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The similarities between God, crickets

By Darcy L. Fargo

Darcy Fargo

Sept. 4, 2019

On one of the cooler recent nights, I sat on my enclosed porch. I had neither an e-reader/book in my hands, as I often would on such evenings, nor my phone or laptop.

My husband, Adam, peaked out the porch door and saw me staring into the darkness. He stood in the doorway for a few seconds before asking, “what are you doing?”

“I’m just sitting here listening to the crickets,” I replied.

Normally, if I use the word “crickets,” I’m not talking about the bug. I’m much more likely to use the word in its more modern usage – to signify silence (example: “I asked Jake why he didn’t finish washing the dishes. The response: Crickets. He didn’t say a word”). Yet this was not silence. The chirps were coming from all directions. The sound of what was likely hundreds, maybe thousands of crickets blended into a continuous and ubiquitous song. It was surround-sound chirping.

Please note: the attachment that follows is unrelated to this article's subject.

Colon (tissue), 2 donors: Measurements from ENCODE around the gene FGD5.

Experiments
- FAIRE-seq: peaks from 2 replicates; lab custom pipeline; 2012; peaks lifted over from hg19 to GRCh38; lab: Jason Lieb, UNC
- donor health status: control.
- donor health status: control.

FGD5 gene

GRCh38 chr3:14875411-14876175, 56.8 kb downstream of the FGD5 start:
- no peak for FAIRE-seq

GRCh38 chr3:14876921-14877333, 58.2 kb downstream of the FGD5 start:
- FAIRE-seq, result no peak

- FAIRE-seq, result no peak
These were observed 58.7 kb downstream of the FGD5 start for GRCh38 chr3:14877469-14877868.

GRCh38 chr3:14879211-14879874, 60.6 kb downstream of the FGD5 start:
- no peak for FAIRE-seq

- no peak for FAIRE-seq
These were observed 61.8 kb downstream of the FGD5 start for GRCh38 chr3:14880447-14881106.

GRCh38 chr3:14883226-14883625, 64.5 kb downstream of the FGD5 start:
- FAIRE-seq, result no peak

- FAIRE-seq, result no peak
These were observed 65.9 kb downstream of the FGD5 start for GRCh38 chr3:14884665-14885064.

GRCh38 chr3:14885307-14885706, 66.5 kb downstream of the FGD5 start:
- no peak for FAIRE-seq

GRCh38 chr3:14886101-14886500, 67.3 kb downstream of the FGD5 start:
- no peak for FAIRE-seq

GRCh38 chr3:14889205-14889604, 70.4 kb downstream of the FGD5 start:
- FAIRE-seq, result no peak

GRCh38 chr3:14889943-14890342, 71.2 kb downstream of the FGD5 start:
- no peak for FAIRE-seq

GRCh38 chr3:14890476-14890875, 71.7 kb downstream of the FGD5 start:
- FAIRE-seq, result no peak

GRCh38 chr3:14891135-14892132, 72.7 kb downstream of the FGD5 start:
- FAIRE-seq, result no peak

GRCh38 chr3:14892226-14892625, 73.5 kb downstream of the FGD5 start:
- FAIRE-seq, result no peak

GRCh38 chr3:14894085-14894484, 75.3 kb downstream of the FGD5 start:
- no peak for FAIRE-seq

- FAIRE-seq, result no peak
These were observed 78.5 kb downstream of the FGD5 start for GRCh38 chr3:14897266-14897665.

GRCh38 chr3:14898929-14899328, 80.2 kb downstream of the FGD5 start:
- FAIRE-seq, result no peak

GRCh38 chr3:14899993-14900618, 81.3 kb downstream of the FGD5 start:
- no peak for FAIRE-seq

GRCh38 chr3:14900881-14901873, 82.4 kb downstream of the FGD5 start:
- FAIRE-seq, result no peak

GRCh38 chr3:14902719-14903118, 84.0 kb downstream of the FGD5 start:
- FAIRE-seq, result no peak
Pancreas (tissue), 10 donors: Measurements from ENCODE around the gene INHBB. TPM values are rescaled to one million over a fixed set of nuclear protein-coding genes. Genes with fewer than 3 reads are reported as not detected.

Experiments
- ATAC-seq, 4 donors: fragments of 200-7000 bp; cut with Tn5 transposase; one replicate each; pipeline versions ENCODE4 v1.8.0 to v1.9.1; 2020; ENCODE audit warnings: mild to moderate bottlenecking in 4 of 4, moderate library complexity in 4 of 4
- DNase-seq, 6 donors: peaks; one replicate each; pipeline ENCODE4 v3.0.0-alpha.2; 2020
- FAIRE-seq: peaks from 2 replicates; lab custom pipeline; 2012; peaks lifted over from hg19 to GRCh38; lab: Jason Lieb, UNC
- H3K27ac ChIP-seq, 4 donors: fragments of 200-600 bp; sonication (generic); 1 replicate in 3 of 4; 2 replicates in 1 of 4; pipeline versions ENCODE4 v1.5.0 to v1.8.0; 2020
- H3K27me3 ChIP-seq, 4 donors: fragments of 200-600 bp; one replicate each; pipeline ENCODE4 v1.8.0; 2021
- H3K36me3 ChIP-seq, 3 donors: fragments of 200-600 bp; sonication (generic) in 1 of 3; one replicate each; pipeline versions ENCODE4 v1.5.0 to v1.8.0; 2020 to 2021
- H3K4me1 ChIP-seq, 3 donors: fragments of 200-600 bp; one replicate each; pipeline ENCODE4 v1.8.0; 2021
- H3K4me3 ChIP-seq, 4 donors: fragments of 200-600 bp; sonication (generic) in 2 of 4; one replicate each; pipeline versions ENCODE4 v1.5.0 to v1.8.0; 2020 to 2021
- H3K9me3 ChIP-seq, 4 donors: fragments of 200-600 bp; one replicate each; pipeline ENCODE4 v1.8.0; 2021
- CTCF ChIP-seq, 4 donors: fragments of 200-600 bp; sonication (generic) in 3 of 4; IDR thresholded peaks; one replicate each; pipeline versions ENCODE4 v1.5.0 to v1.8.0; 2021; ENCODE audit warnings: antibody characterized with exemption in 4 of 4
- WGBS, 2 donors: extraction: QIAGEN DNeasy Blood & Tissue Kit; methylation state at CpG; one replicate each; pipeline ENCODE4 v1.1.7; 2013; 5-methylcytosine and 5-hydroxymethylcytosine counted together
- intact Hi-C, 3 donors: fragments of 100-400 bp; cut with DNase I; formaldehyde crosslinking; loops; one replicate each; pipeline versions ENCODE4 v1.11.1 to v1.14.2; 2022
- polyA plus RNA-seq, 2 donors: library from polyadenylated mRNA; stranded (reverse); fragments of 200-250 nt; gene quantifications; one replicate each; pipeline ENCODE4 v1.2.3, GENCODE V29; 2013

“I hadn’t even noticed them until you said that,” Adam said.

Normally, I’d make a playful remark about my husband being not very observant, but I think we’ve all had the experience of becoming so accustomed to the presence of a sound, we no longer notice it. My family lives in a home surrounded by woods. The sounds of nature, especially crickets, are ever-present in our lives, at least during the warmer months.

Thinking about that, I thought about how I allow myself to turn God into those crickets. God is all around me. He’s with me – with all of us – always. He’s ever-present and all-knowing. I sometimes take that for granted, and I thoughtlessly ignore His workings in my life and in the world. I let God fall into the background.

That’s something I’ve been trying to work on. I’m trying to be more aware of and more thankful for God’s blessings and His presence in my life.

I try to give myself little reminders – a prayer card placed in the console of my vehicle, the palm cross in my kitchen, the medal I typically wear around my neck. These items remind me to pray, to give thanks.

And, of course, I now have the crickets.

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